What the bank does not have is the ability to tap the equity markets for cash if funding gets tight although Mr Marks says Co-op is closely involved in discussions with mutuals across Europe about the creation of a new funding vehicle that could rectify the situation.
But he refused to comment on how the purchase of the Lloyds branches might be paid for. Using debt could prove controversial. Mr Marks insists Co-op remains "well within our lending covenants" and is proud of the fact it was able to secure £2bn to fund the acquisition of Somerfield, the grocer, and refinance the group in the middle of 2008 with the financial crisis in full swing. But with £1.4bn of debt on its books, having to take more on might concern the FSA.
The EU deadline to get this done is the end of 2013. Beating it could prove sticky. Royal Bank of Scotland's more conventional sale of just over 300 branches to a more conventional bank (Santander) is a year behind schedule.
Analysts are beginning to bet on that flotation. Nic Clarke, at Charles Stanley, said: "I think the FSA is worried not only about the depth of management experience at the Co-op but also whether the Co-op will have the systems to cope with the transfer and running of the additional branches and customers. I don't think it is a big negative for Lloyds as it has other options (IPO etc)."
Meanwhile, NBNK, the Aim-listed vehicle created to run a new simple bank by former Lloyds chairman Lord Levene, is watching closely. It has a board in place, and equity. But Lloyds made Co-op the preferred bidder claiming it posed less "execution risk" as an established operator. NBNK could surely match its price. Its problem might be Lloyds' pride.
Co-op blames economy and computers for dip
The chief executive of the Co-operative Group insisted its food business has turned a corner after its profits tumbled last year.
Alongside unveiling its full-year results, Peter Marks said its grocery operation had built up "around two weeks" of fuel stocks on fears over the tanker-driver's strike. He blamed "arguably the worst economic downturn in living memory" and an updating of its IT systems for a 20 per cent fall in grocery operating profits to £309.4m for the year to 31 December. The changes to supply chain systems led to lower product availability in its food shops in the first half.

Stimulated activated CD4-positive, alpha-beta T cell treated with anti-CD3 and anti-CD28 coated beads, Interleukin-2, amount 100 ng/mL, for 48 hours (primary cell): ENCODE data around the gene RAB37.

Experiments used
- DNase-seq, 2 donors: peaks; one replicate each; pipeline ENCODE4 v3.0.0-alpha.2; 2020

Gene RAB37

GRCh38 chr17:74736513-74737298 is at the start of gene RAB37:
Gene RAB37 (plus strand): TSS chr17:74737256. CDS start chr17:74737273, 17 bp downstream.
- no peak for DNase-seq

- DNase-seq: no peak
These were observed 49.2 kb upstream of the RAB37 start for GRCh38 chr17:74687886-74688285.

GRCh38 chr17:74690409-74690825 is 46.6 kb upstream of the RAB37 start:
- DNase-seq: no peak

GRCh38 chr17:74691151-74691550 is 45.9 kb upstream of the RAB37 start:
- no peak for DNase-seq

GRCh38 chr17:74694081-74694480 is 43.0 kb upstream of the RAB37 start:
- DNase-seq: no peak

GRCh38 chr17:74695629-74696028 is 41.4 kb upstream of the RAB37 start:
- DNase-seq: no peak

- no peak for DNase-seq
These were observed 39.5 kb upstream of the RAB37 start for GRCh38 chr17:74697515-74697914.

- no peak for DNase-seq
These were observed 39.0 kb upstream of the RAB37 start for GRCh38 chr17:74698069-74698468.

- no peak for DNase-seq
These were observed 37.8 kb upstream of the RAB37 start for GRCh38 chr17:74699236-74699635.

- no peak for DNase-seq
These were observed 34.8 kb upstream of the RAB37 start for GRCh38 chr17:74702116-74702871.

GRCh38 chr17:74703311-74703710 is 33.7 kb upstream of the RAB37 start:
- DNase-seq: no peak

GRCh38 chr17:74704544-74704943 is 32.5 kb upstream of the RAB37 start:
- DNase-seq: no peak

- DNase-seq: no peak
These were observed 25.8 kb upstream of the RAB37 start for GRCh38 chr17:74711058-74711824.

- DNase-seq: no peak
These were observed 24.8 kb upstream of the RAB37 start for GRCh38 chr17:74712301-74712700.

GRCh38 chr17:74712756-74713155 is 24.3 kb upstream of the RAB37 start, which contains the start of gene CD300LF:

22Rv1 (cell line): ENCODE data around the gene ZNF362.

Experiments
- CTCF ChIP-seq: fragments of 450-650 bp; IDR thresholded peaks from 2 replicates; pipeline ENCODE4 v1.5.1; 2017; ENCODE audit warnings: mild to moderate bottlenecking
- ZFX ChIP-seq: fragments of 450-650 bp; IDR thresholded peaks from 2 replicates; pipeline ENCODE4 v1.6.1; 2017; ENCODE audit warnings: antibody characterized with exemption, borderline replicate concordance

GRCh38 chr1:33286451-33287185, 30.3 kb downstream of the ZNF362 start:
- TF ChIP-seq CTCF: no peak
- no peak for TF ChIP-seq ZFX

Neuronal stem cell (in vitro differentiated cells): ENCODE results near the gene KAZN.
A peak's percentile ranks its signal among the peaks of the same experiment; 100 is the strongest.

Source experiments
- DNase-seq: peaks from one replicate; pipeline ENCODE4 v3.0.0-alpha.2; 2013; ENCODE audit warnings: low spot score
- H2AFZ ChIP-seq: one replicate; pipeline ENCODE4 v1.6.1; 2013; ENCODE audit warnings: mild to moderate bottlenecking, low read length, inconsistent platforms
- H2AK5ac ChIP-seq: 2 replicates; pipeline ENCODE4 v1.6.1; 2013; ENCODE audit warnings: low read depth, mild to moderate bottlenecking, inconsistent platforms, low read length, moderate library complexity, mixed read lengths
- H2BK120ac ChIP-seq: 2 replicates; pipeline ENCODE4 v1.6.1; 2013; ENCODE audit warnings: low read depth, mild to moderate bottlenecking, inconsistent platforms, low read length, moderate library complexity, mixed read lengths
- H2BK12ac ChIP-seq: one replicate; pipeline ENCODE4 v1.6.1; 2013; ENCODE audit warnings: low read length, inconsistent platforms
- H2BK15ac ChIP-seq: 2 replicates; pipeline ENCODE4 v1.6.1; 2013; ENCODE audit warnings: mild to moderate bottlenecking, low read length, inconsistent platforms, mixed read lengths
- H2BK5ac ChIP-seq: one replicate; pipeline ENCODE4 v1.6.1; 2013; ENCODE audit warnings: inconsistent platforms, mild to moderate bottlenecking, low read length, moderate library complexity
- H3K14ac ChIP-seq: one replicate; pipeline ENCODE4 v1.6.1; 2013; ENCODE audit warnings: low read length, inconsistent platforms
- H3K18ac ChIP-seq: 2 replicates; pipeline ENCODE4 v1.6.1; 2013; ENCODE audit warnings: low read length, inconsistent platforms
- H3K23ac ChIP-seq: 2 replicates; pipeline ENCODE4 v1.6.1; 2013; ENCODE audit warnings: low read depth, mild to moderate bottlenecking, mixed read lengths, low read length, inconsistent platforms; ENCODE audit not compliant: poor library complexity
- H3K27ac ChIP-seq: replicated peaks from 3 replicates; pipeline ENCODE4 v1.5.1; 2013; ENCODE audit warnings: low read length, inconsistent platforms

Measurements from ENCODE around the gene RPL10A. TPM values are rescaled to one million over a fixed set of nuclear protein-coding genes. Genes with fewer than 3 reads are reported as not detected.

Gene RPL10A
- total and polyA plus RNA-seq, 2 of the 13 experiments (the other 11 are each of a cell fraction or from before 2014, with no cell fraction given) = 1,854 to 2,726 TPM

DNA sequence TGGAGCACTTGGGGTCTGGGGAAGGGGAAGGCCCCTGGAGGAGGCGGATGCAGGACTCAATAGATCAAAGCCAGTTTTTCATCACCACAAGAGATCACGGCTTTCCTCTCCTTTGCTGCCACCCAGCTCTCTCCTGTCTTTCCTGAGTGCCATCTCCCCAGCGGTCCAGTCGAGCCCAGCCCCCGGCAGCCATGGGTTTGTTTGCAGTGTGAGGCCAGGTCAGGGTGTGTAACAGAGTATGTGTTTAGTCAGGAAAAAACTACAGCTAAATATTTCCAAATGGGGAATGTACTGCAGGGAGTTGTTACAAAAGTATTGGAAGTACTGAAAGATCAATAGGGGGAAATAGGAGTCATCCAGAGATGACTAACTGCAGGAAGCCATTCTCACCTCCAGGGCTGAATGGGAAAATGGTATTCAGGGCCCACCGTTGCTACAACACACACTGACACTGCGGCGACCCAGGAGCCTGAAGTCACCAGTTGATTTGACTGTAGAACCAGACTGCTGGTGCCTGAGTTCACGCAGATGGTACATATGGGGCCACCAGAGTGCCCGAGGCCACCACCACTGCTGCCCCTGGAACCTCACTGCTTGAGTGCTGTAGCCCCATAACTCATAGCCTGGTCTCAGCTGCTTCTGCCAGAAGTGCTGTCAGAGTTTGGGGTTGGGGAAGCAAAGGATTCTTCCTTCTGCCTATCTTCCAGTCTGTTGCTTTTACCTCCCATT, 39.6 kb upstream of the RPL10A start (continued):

Mr Marks described 2011 as a "challenging" one for the UK's fifth biggest grocer, which has 2,801 shops, following its acquisition of Somerfield's 600 shops in 2009.
Mr Marks said: "It is the first time in my long career that I have seen food volumes fall – people are having to spend less on food."
Its grocery unit suffered a 2.1 per cent fall in like-for-like sales over the year, reflecting a 3.6 per cent fall in the first half and a 0.4 per cent dip over the final six months.
Its full-year sales were lower than Sainsbury's, Morrisons, Asda and even Tesco, which has suffered a fall in UK underlying sales recently. But Mr Marks said it had been a "game of two halves", citing "a massive... and continued improvement" after it addressed its availability issues in the first half.
Overall, the Co-operative Group posted a fall of 5.8 per cent to £373m in pre-tax profits, on revenues up 1 per cent to £13.3bn.
While its banking division's profits slipped by 0.5 per cent to £200.9m, the star performer was its portfolio of specialist businesses. This division's profits jumped by 10.4 per cent to £99.4m, driven by strong results at its funeral care and legal services operations.
The Co-op reduced its dividend per point earned by members to 1.75p from 2p.